Positive Behavior Log:
Attached is a “Positive Behavior Log” that I created to track positive behaviors your child/student has engaged in between visits with their mental health counselor. The point of this assignment is to highlight positive interpersonal experiences initiated by your child. Children who have been referred to a mental health counselor, or consistently receive disciplinary action at school, often hear a lot about what they are not doing well, and what they are doing well typically takes a backseat. This log is intended to highlight the good things your child is doing and to reinforce the behaviors adults in their life are trying to teach them.
Commonly children who are continually given attention for undesirable behaviors will internalize a negative self-concept. Focusing on their positive behavior can alter this negative brain mapping, turning their identity to a more positive self-concept. With an improved self-concept, a child is often able to develop increased flexibility in how they think about their behavior and their identity. More flexibility in their thinking often leads to the child being able to more readily separate behavior from identity.
Reinforcing Positive Behaviors:
One of the things we know about reinforcing behaviors is that random reinforcement is more effective than incremental reinforcement. Rather than setting a weekly target for a certain number of positive interpersonal interactions, it is better to vary the frequency a reward is given. As humans we typically fall into patterns. We like patterns. An easy way to combat this tendency is to roll a die.
In my office I have a big, six-inch yellow die that I use for all sorts of activities. In this particular case I roll the die to determine how many days in a row the client must have one or more positive peer interactions. The first goals are small. For example, an initial goal may be to simply say “hi” to peers. A second goal may be for the client to ask a peer “Did you do anything fun (last night, over the weekend, etc.)?” In some cases, I back up the goal even further to an activity the client completes with their school counselor to build a foundation on which the client has the ability to say “hi” to a peer.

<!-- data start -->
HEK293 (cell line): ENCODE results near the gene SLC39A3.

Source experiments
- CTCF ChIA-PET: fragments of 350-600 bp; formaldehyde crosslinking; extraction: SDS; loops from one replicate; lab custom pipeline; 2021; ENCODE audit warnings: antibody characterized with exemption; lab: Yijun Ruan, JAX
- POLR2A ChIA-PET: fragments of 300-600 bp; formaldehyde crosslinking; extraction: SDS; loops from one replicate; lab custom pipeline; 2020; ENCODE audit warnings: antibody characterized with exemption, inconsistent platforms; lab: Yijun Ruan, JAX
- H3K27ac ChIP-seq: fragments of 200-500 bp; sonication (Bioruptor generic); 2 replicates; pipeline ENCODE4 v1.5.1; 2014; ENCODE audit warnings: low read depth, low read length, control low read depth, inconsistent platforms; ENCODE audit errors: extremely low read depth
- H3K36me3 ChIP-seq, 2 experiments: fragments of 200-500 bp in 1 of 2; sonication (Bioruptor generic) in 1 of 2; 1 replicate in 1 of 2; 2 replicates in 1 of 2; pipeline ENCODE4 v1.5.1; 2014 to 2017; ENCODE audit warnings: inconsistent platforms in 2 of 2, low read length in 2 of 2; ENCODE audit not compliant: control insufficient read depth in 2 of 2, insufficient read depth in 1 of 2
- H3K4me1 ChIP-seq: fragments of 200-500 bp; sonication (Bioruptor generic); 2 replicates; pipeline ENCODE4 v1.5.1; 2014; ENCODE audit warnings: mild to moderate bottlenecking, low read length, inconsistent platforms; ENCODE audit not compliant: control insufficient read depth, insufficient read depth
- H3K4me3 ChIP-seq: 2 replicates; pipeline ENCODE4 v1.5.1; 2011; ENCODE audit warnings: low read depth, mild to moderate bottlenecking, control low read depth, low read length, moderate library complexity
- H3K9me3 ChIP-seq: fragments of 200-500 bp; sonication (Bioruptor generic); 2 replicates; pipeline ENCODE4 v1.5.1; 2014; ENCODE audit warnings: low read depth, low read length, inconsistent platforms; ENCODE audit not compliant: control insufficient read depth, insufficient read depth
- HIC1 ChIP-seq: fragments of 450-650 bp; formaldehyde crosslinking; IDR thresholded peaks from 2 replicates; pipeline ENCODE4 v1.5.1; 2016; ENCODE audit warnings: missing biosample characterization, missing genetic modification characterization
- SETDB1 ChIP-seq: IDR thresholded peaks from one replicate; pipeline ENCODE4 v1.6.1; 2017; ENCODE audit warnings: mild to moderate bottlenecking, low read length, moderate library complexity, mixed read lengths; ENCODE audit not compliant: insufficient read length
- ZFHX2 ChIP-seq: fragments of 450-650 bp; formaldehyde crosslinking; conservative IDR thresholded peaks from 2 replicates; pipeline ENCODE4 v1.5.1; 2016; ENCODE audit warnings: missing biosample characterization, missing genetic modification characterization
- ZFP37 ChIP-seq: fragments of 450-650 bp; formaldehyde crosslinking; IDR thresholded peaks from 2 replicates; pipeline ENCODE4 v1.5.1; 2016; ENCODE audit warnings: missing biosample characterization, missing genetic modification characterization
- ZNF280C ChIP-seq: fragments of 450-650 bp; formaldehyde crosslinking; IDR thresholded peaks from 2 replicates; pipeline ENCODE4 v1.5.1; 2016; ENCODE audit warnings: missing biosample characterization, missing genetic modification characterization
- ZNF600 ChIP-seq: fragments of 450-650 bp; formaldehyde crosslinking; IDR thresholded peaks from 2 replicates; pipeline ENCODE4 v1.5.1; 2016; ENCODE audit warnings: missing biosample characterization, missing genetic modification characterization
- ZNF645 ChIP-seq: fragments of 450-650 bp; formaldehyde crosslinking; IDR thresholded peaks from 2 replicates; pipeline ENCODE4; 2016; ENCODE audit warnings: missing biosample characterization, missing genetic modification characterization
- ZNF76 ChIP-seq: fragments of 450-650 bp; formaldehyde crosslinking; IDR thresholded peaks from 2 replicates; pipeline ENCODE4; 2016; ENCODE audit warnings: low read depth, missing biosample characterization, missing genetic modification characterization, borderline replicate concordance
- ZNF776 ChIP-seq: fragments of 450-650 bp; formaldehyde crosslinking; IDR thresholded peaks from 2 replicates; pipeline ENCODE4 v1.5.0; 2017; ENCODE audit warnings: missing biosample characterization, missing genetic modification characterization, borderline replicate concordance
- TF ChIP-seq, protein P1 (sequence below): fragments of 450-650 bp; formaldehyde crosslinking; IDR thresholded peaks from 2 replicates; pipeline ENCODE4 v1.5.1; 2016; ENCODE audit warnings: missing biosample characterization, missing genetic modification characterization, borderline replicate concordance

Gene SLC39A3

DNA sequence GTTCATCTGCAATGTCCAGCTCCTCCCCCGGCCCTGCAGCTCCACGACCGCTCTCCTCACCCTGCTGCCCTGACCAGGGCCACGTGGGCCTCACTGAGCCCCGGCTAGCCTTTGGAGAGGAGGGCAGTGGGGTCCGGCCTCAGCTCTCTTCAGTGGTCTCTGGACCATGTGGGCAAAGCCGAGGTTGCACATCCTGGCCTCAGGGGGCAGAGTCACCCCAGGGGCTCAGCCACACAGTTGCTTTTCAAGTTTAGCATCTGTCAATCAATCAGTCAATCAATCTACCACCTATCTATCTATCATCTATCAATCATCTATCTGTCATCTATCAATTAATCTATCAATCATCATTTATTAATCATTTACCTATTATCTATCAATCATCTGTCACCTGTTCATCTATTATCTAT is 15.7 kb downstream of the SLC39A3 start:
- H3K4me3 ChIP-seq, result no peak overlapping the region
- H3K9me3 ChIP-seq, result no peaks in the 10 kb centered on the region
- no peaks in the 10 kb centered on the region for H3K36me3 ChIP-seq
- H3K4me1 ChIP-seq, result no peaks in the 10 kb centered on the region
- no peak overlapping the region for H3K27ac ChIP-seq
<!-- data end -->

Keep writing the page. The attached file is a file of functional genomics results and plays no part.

As the child improves their interpersonal skills more complex reward systems are put in place. After basic social skills are mastered, the child will have short-term and long-term goals. This allows the client to continue mapping positive neural pathways while continuing to challenge the child to build stronger neural pathways. Did you catch that? Build the pathway, then strengthen it while continuing to grow the pathways. This takes dedication! Eventually, the shorter-term weekly goals will increase the number of weeks between reinforcement, then months.
Short-term reinforcement is a smaller scale reward. Examples include: 20 minutes of gaming, one 20-30-minute TV show, choose the next movie for family movie night, select the next game at family game night, 20 minutes of free-choice time, 30 minutes of craft time, etc. These activities should be things that may be distractions for your child when completing necessary tasks, like homework. Short-term rewards should be instantly gratifying yet contained. The rewards should also be consistent with your house/office/school rules. The sky is not the limit.
Long-term reinforcements should be things that require more effort to earn. These rewards will change over time as your child’s self-regulation improves. Long-term rewards should begin with weeks and move toward months. These are things that would require more investment from the adult/caregiver overseeing this project. Examples include: dinner out, selecting a favorite homemade meal, receiving a desired toy, going out for a movie, completing a project at the pottery shop, buying a comic book, shopping for crafting items, etc. The reward in this category should stir up motivation within the child to pay more attention to what is going on within themselves and with others. This is a difficult category of reward because it’s like Goldie Locks. It cannot be too hard or too soft. It needs to be just right.
Tips for Reinforcement:
* Highlight the line for which the reward will be given.
* Roll a die to determine the number of days before a short-term reward.
* Roll a die for the number of weeks before a long-term reward.
* Start with short-term rewards until they are met with consistency, then add in short- and long-term rewards. The final step is to provide only long-term rewards.
* Create a reward jar full of popsicle sticks with agreed upon incentives. Let the child decorate the jar.
* As the child improves self-regulation they may not want to redeem a reward right away. This is great! Create a reward currency, such as using a one-inch hole punch and cardboard or use marbles (or other safe item) and let them fill a container with the reward currency and choose when they would like to redeem the reward. This will improve the child’s ability to know their limits and honor their window of tolerance. It also helps you know when to increase the difficulty of the reward.
Disclaimer: This system can be applied to a myriad of behaviors, not just interpersonal skills.